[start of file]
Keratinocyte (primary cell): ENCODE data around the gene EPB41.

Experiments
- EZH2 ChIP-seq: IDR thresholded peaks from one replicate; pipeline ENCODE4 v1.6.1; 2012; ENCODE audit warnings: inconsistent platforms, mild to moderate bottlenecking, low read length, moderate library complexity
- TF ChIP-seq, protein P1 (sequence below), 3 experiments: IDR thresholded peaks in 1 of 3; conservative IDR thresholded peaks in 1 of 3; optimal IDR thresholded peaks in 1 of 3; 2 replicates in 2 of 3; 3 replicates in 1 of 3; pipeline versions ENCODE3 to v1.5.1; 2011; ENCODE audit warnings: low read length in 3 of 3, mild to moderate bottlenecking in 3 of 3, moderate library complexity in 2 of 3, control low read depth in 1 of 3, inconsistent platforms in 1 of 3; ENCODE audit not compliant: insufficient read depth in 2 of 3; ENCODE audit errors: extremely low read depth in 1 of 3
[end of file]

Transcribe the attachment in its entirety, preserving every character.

Keratinocyte (primary cell): ENCODE data around the gene EPB41.

Experiments
- EZH2 ChIP-seq: IDR thresholded peaks from one replicate; pipeline ENCODE4 v1.6.1; 2012; ENCODE audit warnings: inconsistent platforms, mild to moderate bottlenecking, low read length, moderate library complexity
- TF ChIP-seq, protein P1 (sequence below), 3 experiments: IDR thresholded peaks in 1 of 3; conservative IDR thresholded peaks in 1 of 3; optimal IDR thresholded peaks in 1 of 3; 2 replicates in 2 of 3; 3 replicates in 1 of 3; pipeline versions ENCODE3 to v1.5.1; 2011; ENCODE audit warnings: low read length in 3 of 3, mild to moderate bottlenecking in 3 of 3, moderate library complexity in 2 of 3, control low read depth in 1 of 3, inconsistent platforms in 1 of 3; ENCODE audit not compliant: insufficient read depth in 2 of 3; ENCODE audit errors: extremely low read depth in 1 of 3